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ND Men’s Soccer

ACC Tournament Preview: Men’s Soccer

| Wednesday, November 3, 2021

Notre Dame men’s soccer opened up ACC tournament play Wednesday with a 1-0 win at home over North Carolina State. The gauntlet they would face in order to run the table is daunting, but there’s very little this Irish team hasn’t already seen in conference play.

The No. 1 seed is Pittsburgh, against whom Notre Dame made waves in the conference with an upset 1-0 win in double overtime in South Bend in October. The Panthers are a squad that have steadily risen from the bottom of the ACC standings to a serious national championship contender over the last several years. This year was another step in that direction, as they captured their second straight top overall seed (meaning they collected the highest amount of total points over the course of the season) for the conference tournament. They are, however, still looking for their first ACC Tournament title under head coach Jay Vidovich, as the Panthers fell last year in the final to Clemson 2-1.

Speaking of Clemson, the Tigers are the No. 2 seed in this year’s tournament and another main competitor for the crown. Much like Pittsburgh, they also suffered an upset defeat to Notre Dame, though their loss came on home turf in South Carolina. While some of Clemson’s most vital players from their ACC Tournament winning team last season, such as midfield dynamo Phillip Mayaka and 2020 Tournament MVP Kimarni Smith, have since departed in the MLS Superdraft, the Tigers are still primed for another run this year. Head Coach Mike Noonan prefers a high-octane pressing style that looks to force errors out of the opposition and push the tempo of the match. Unsurprisingly, few can keep up with the fast-paced Tigers.

Three more teams who all could piece together a run also stand out as possible threats for the trophy: Duke, Louisville, and Wake Forest (we’ll get to Notre Dame later on). Duke’s resume is both a blessing and a curse. While they’ve only lost an impressive two ACC games (tied for the fewest with Notre Dame and Pittsburgh), those two losses both came to the powerhouses mentioned above. Louisville led the race for the No.1 seed until the final day of the season, when they were promptly destroyed 5-1 in a tour de force by Clemson. Wake Forest is an enigma. In the No. 6 spot, their record is filled with impressive wins (taking down both Pittsburgh and Virginia Tech by 3-1 score lines) and baffling losses (falling to eventual No. 9 seed Boston College 3-2 and dropping a 1-0 out of conference battle with Liberty at home). Bobby Muuss’ squad has as much talent as just about any team in the conference, and they could be primed for a dark horse run.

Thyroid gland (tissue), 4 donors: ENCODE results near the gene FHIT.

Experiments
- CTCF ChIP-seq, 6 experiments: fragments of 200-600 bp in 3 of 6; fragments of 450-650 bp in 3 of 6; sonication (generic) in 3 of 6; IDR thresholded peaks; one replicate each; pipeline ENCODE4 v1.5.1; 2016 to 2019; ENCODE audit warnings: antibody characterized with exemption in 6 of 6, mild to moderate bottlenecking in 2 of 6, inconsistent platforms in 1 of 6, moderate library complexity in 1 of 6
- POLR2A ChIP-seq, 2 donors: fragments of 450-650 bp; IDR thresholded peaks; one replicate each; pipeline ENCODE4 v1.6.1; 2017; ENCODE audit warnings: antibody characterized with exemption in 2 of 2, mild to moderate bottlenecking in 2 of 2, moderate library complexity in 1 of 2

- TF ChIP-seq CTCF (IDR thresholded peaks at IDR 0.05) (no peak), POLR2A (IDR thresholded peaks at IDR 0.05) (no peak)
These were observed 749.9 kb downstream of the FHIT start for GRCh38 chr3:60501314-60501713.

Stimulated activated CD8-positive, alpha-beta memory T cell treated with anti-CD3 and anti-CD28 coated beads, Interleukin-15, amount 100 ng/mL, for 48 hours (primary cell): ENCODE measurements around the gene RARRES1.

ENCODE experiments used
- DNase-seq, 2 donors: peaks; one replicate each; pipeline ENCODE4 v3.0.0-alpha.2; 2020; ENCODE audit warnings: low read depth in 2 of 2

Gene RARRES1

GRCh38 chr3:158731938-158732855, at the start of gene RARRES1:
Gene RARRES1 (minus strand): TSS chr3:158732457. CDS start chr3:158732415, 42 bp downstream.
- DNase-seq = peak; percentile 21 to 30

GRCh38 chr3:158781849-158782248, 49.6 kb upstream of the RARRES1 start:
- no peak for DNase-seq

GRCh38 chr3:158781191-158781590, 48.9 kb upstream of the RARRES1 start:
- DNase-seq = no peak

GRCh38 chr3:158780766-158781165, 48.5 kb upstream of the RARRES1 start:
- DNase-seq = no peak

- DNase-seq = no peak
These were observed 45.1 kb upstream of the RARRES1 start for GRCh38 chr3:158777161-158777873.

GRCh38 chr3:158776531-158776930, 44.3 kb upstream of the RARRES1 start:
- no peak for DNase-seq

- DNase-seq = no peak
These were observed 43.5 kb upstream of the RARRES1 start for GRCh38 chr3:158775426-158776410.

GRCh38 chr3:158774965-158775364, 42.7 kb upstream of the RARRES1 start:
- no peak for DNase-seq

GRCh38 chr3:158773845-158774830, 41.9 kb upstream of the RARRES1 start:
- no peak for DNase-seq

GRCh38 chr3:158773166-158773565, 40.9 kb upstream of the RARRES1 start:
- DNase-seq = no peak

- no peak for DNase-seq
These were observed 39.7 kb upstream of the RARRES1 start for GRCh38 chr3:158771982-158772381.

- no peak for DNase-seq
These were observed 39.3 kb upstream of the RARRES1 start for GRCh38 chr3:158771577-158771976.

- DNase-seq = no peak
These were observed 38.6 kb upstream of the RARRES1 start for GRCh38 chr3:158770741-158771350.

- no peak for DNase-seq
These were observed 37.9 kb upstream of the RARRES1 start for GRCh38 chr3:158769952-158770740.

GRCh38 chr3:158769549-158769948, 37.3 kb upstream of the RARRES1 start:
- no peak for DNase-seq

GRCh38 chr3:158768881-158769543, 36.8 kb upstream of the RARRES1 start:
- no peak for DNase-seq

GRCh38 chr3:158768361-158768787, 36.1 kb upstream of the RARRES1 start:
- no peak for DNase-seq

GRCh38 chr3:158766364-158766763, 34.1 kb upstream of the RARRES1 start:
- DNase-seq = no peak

So where do the Irish fit into all this? Notre Dame has one of the most interesting resumes of all. They’re the only team in the conference to have beaten both Clemson and Pittsburgh. They were one loss to North Carolina (the overall No. 7 seed) on the final day of the season away from having the No. 1 seed, but because of that loss ended up with the No. 5 seed. And that North Carolina loss wasn’t their only blip against a team below them in the standings. The Irish also lost to No. 8 seed Virginia Tech and tied Boston College. In short, the Notre Dame men’s soccer team is the complete opposite of the women’s soccer team. While the women’s team have established themselves as a side that without fail beats any team below them in the standings but persistently struggles against the conferences’ elite, the men’s squad have developed a habit of playing both up to nationally ranked competition as well as down to teams they should be beating.

So, really, they could do just about anything this tournament, but they are off to a good start already. On Wednesday night the Irish took down the No. 12 seed North Carolina State Wolfpack 1-0 under the lights at Alumni Stadium. It took a Dawson McCartney penalty kick to separate the two teams, as the graduate student midfielder fired home Notre Dame’s best chance of the day after senior striker Tyler Shea was taken down inside the box. The foul was generated after a clever run by Shea, who flicked the ball past his man about 15 yards out from goal, forcing the Wolfpack defender into getting in his way and tripping him down. With the lead safely in hand, the Irish defense that finished the regular season as the best in the conference finished out the match strong. There was a late scare when a corner kick in the final seconds by North Carolina State possibly was headed onto the hand of Notre Dame senior midfielder Mohamed Omar, but despite appeals from virtually every Wolfpack player on the field the referee declined to give a penalty kick, and the Irish safely cleared the ball away. With the win, Notre Dame earned a trip to Louisville on Sunday to face the No. 4 seed Cardinals in the tournament quarterfinals.

This story was updated from Thursday, Nov. 4 following Notre Dame’s win over North Carolina State

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